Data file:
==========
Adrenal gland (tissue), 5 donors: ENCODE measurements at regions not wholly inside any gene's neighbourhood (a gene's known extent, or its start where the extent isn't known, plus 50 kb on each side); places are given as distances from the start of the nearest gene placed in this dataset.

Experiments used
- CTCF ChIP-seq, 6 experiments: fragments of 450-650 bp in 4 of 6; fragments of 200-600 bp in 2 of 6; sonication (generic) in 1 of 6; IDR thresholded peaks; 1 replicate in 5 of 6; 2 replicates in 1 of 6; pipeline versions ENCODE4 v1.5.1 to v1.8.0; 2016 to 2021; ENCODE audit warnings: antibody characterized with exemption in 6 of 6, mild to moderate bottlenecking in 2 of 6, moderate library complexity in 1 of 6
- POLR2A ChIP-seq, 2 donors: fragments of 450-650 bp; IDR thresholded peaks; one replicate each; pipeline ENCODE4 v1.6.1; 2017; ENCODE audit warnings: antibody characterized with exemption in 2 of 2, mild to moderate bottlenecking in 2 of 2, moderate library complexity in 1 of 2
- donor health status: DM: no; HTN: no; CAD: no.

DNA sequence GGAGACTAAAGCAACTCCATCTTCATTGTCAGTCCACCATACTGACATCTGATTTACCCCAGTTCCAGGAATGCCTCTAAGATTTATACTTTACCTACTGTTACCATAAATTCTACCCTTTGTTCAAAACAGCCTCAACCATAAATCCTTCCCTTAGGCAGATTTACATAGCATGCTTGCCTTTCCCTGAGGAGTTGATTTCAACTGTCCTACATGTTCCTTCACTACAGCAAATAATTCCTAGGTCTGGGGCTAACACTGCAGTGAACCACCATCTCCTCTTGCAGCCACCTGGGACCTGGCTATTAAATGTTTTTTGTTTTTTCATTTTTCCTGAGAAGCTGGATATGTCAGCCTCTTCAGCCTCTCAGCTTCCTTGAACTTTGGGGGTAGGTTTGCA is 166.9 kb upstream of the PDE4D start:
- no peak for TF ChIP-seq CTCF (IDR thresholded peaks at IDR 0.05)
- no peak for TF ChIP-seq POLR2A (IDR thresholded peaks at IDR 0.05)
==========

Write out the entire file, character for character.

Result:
Adrenal gland (tissue), 5 donors: ENCODE measurements at regions not wholly inside any gene's neighbourhood (a gene's known extent, or its start where the extent isn't known, plus 50 kb on each side); places are given as distances from the start of the nearest gene placed in this dataset.

Experiments used
- CTCF ChIP-seq, 6 experiments: fragments of 450-650 bp in 4 of 6; fragments of 200-600 bp in 2 of 6; sonication (generic) in 1 of 6; IDR thresholded peaks; 1 replicate in 5 of 6; 2 replicates in 1 of 6; pipeline versions ENCODE4 v1.5.1 to v1.8.0; 2016 to 2021; ENCODE audit warnings: antibody characterized with exemption in 6 of 6, mild to moderate bottlenecking in 2 of 6, moderate library complexity in 1 of 6
- POLR2A ChIP-seq, 2 donors: fragments of 450-650 bp; IDR thresholded peaks; one replicate each; pipeline ENCODE4 v1.6.1; 2017; ENCODE audit warnings: antibody characterized with exemption in 2 of 2, mild to moderate bottlenecking in 2 of 2, moderate library complexity in 1 of 2
- donor health status: DM: no; HTN: no; CAD: no.

DNA sequence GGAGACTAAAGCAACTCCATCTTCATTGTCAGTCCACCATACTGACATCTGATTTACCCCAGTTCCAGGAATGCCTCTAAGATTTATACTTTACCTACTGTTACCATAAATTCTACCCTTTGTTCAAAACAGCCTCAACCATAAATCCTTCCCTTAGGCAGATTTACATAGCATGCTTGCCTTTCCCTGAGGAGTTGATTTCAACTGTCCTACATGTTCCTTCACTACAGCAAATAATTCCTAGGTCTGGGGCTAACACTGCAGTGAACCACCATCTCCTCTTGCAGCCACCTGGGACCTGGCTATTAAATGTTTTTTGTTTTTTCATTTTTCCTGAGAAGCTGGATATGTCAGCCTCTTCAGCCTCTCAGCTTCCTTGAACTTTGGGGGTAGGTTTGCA is 166.9 kb upstream of the PDE4D start:
- no peak for TF ChIP-seq CTCF (IDR thresholded peaks at IDR 0.05)
- no peak for TF ChIP-seq POLR2A (IDR thresholded peaks at IDR 0.05)